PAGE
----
Hypertensive Retinopathy – FAQs
Hypertensive retinopathy is damage to the retina(which is the light sensitive tissue at the back of the eye) caused by high blood pressure.
High blood pressure can cause damage to blood vessels in the eyes. The higher the blood pressure and the longer it has been high, the more severe the damage is likely to be. Your doctor can see narrowing of blood vessels, and excess fluid oozing from blood vessels, with an instrument called an ophthalmoscope. The degree of retina damage (retinopathy) is graded on a scale of I to IV. At grade I, no symptoms may be present. Grade IV hypertensive retinopathy includes swelling of the visual center of the retina (macula). Such swelling can cause decreased vision.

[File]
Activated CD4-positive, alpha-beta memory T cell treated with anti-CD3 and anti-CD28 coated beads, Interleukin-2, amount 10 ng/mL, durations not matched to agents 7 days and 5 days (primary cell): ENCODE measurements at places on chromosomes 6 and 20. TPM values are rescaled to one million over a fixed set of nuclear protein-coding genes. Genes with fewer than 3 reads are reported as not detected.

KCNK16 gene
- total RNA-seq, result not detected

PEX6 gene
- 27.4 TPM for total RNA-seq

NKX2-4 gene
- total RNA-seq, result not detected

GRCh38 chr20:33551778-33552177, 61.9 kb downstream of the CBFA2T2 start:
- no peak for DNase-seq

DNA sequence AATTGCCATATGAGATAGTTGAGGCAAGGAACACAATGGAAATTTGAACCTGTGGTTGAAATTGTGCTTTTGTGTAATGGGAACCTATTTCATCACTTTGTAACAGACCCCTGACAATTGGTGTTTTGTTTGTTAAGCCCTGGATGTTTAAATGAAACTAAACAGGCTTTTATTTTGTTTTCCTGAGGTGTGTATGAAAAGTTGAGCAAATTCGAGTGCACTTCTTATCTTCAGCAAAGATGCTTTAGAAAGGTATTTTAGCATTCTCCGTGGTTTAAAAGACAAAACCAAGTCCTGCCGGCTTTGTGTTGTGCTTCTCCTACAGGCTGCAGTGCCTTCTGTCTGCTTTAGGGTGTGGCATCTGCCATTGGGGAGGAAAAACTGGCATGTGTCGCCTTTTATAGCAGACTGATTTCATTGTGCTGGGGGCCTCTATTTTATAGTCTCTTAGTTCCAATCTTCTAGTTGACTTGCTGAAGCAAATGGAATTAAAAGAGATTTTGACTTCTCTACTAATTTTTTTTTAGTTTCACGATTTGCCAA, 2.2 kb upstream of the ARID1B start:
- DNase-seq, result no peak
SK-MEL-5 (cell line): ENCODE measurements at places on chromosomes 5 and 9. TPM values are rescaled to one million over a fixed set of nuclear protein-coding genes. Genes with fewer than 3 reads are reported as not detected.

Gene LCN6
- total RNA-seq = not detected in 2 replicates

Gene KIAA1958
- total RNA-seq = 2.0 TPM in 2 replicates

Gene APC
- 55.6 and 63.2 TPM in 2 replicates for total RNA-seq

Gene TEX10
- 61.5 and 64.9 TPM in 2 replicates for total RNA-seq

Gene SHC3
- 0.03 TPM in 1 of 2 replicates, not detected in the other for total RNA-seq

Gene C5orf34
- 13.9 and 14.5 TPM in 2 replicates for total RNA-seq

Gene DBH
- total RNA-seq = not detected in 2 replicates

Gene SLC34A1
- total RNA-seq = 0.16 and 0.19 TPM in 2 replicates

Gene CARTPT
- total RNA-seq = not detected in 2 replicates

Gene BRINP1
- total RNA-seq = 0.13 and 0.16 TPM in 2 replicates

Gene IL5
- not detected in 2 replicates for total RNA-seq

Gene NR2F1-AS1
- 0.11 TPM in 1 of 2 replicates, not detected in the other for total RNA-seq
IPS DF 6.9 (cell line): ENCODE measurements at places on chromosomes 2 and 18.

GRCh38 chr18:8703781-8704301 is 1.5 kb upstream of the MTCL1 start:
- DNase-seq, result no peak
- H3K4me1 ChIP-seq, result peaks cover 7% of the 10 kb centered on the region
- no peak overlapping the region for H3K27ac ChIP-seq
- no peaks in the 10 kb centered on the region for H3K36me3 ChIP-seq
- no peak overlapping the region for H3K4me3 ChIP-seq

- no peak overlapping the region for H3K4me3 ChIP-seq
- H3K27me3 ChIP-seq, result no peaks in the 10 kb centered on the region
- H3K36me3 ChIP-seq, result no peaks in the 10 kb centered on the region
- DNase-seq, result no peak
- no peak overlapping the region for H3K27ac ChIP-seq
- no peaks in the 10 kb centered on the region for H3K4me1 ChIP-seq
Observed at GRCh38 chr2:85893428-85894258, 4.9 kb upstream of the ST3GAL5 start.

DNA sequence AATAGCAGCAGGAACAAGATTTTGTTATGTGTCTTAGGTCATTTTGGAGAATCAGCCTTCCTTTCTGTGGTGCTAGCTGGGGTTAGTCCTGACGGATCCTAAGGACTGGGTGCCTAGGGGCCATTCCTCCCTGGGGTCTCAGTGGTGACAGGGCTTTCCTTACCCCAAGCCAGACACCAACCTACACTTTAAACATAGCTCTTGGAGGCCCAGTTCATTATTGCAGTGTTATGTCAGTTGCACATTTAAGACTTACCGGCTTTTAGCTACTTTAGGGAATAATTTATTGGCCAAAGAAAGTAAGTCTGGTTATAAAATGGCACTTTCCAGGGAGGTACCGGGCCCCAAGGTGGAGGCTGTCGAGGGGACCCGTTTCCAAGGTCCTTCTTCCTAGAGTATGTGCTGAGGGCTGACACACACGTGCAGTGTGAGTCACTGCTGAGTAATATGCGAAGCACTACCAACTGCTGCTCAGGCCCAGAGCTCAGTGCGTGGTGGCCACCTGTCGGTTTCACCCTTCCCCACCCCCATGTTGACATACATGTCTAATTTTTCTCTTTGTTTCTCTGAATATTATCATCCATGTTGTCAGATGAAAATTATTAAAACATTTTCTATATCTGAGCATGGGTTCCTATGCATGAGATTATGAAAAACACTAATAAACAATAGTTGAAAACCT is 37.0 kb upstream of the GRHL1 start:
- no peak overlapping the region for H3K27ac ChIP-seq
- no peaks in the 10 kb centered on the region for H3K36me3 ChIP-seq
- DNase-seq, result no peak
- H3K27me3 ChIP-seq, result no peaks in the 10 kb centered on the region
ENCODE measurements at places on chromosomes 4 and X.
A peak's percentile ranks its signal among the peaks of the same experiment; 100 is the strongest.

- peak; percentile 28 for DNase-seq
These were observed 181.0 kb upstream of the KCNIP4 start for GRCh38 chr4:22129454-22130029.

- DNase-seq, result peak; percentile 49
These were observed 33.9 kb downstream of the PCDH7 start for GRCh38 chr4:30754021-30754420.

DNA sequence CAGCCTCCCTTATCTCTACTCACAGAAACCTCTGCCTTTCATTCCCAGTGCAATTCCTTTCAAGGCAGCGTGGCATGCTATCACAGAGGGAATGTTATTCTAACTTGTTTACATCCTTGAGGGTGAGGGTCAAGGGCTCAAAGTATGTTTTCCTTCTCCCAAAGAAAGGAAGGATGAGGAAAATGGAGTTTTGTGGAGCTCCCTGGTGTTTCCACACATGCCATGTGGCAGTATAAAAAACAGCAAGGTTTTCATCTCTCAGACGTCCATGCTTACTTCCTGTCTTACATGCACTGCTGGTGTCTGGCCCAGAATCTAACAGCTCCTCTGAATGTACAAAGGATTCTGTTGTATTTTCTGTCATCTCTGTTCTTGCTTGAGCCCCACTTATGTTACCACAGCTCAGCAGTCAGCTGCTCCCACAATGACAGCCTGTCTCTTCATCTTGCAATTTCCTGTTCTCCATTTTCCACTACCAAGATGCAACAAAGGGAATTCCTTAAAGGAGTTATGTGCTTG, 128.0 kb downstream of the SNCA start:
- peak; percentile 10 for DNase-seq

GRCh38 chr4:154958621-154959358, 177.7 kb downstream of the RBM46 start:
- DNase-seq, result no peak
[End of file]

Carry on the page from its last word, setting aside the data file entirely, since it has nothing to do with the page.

- Visual disturbances
Control of high blood pressure (hypertension) is the only treatment for hypertensive retinopathy.
Patients with grade IV (severe hypertensive retinopathy) frequently also have heart and kidney complications of high blood pressure. The retina will generally recover well if the blood pressure is controlled, but some patients with grade IV hypertensive retinopathy will have permanent damage resulting in vision problems.
Go to the emergency room or call the local emergency number (such as 911) if you have high blood pressure and vision changes or headaches occur.
Control of high blood pressure prevents changes in the blood vessels of the eye.